With an HPI of 81.19, Aristophanes is the 4th most famous Greek Writer. His biography has been translated into 91 different languages.
Aristophanes (; Ancient Greek: Ἀριστοφάνης, pronounced [aristopʰánɛːs]; c. 446 – c. 386 BC), son of Philippus and Zenodora, of the deme Kydathenaion (Latin: Cydathenaeum), was a comic playwright or comedy-writer of ancient Athens and a poet of Old Attic Comedy. Eleven of his forty plays survive virtually complete. These provide the most valuable examples of a genre of comic drama known as Old Comedy and are used to define it, along with fragments from dozens of lost plays by Aristophanes and his contemporaries.Also known as "The Father of Comedy" and "the Prince of Ancient Comedy", Aristophanes has been said to recreate the life of ancient Athens more convincingly than any other author. His powers of ridicule were feared and acknowledged by influential contemporaries; Plato singled out Aristophanes' play The Clouds as slander that contributed to the trial and subsequent condemning to death of Socrates, although other satirical playwrights had also caricatured the philosopher. Aristophanes' second play, The Babylonians (now lost), was denounced by Cleon as a slander against the Athenian polis. It is possible that the case was argued in court, but details of the trial are not recorded and Aristophanes caricatured Cleon mercilessly in his subsequent plays, especially The Knights, the first of many plays that he directed himself. "In my opinion," he says through that play's Chorus, "the author-director of comedies has the hardest job of all."
With an HPI of 81.14, Euripides is the 5th most famous Greek Writer. His biography has been translated into 86 different languages.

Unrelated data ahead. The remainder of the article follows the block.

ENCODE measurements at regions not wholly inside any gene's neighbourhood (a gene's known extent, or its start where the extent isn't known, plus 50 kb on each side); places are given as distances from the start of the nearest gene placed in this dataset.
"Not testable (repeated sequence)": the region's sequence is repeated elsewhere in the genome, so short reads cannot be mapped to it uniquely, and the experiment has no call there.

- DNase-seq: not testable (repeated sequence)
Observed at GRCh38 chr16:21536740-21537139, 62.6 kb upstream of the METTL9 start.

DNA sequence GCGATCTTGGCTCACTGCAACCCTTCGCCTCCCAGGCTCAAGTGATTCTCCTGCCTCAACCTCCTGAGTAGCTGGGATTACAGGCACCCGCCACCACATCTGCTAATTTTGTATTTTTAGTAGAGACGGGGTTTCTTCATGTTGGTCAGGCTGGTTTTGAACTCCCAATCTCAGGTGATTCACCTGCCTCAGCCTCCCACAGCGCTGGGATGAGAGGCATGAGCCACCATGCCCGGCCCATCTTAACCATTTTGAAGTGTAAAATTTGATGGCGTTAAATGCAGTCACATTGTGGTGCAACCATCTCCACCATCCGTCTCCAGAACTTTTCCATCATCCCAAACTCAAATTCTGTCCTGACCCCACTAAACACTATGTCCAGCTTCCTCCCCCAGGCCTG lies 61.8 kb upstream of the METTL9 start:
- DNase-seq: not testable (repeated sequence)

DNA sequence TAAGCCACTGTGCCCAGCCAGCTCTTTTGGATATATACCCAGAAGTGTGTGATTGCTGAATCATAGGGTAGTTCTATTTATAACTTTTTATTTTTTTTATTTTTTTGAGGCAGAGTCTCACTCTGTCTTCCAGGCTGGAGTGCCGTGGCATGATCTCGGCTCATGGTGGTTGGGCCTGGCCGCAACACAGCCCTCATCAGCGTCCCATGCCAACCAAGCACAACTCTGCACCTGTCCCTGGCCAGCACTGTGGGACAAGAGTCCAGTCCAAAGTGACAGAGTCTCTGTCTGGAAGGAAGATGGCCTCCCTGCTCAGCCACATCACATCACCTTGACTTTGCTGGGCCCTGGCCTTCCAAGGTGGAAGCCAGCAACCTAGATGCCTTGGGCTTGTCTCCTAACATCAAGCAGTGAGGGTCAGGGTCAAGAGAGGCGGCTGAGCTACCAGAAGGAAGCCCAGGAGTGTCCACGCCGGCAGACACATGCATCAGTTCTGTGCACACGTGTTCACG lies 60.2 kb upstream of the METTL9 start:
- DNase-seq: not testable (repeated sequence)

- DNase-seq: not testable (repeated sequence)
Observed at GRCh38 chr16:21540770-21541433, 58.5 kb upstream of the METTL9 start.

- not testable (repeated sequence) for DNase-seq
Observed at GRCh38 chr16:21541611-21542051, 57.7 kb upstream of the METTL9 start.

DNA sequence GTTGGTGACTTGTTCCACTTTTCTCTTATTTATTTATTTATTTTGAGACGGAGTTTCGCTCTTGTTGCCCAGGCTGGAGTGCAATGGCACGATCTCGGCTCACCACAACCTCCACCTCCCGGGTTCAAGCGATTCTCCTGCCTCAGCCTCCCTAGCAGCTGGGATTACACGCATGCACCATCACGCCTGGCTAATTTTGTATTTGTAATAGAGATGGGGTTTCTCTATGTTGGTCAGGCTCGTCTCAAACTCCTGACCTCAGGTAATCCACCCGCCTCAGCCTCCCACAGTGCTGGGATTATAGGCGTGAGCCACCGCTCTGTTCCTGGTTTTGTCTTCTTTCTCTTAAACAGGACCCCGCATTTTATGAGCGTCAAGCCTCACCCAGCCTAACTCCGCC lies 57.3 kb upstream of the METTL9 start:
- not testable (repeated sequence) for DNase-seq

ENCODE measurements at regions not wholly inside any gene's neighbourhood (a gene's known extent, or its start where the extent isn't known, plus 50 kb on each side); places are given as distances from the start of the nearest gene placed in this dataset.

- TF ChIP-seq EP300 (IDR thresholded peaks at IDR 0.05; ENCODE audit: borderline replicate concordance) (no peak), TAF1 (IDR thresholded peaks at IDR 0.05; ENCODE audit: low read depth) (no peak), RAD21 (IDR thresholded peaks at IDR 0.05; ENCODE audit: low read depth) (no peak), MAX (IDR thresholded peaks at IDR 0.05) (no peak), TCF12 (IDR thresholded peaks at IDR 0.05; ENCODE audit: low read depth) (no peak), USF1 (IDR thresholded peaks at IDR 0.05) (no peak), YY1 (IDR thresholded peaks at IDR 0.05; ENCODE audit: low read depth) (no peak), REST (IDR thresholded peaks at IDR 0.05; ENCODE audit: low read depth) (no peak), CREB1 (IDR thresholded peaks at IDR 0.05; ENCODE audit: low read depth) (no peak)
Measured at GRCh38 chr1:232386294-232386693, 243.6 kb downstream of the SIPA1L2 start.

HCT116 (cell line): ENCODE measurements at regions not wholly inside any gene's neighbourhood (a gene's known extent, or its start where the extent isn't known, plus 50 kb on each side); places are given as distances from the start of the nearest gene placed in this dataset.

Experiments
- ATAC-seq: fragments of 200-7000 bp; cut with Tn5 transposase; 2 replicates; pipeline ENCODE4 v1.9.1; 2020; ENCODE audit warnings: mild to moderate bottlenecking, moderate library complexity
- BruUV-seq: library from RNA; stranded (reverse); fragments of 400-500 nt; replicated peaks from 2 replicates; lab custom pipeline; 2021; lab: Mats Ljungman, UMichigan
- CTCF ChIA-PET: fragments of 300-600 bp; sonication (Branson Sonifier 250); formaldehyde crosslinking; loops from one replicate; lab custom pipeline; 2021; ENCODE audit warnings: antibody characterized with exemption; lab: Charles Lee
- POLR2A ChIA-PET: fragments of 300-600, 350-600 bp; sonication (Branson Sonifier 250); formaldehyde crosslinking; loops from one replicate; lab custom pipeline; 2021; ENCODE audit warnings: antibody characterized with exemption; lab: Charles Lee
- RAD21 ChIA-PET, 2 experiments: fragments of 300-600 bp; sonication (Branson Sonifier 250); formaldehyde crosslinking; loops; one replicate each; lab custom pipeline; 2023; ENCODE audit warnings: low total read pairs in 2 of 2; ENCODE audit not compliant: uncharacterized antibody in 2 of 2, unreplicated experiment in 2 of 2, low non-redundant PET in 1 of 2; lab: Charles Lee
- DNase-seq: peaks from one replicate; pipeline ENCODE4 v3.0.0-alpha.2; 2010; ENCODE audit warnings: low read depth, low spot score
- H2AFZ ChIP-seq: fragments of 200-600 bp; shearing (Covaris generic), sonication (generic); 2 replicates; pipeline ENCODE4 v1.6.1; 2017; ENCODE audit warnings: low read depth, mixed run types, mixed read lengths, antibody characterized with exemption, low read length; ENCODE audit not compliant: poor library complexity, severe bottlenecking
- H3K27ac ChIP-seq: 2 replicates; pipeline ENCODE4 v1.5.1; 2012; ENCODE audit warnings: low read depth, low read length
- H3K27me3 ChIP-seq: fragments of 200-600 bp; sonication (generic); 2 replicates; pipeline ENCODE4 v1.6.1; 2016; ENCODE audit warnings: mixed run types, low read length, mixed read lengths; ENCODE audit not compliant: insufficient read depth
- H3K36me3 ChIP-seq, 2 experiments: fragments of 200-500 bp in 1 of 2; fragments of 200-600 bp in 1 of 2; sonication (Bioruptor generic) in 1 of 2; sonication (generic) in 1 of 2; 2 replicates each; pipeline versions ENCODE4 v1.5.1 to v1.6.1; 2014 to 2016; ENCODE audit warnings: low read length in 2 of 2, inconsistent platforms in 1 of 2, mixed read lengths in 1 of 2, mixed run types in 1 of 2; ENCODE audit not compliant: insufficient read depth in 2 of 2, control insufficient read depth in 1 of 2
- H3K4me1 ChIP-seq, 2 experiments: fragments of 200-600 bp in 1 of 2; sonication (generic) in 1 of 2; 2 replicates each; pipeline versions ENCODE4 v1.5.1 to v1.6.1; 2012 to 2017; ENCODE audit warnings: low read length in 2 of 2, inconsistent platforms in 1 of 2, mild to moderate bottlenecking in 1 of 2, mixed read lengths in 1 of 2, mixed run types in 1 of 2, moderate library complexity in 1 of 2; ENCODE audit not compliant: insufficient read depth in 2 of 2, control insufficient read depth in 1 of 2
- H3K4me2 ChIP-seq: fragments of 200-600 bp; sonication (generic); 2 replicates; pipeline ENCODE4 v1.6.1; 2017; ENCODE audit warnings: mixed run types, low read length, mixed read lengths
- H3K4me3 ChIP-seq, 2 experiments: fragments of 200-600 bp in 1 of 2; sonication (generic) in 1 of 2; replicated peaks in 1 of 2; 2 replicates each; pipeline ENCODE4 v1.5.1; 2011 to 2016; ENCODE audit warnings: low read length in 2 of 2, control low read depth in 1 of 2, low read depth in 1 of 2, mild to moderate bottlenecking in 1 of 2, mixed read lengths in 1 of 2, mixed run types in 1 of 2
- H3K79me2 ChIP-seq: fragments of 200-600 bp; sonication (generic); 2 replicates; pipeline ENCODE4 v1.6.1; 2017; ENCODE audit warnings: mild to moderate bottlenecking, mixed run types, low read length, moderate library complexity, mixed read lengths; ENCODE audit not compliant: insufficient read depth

Euripides (c. 480 – c. 406 BC) was a tragedian of classical Athens. Along with Aeschylus and Sophocles, he is one of the three ancient Greek tragedians for whom any plays have survived in full. Some ancient scholars attributed ninety-five plays to him, but the Suda says it was ninety-two at most. Of these, eighteen or nineteen have survived more or less complete (Rhesus is suspect). There are many fragments (some substantial) of most of his other plays. More of his plays have survived intact than those of Aeschylus and Sophocles together, partly because his popularity grew as theirs declined—he became, in the Hellenistic Age, a cornerstone of ancient literary education, along with Homer, Demosthenes, and Menander.Euripides is identified with theatrical innovations that have profoundly influenced drama down to modern times, especially in the representation of traditional, mythical heroes as ordinary people in extraordinary circumstances. This new approach led him to pioneer developments that later writers adapted to comedy, some of which are characteristic of romance. He also became "the most tragic of poets", focusing on the inner lives and motives of his characters in a way previously unknown. He was "the creator of ... that cage which is the theatre of Shakespeare's Othello, Racine's Phèdre, of Ibsen and Strindberg," in which "imprisoned men and women destroy each other by the intensity of their loves and hates". But he was also the literary ancestor of comic dramatists as diverse as Menander and George Bernard Shaw.His contemporaries associated him with Socrates as a leader of a decadent intellectualism. Both were frequently lampooned by comic poets such as Aristophanes. Socrates was eventually put on trial and executed as a corrupting influence. Ancient biographies hold that Euripides chose a voluntary exile in old age, dying in Macedonia, but recent scholarship casts doubt on these sources.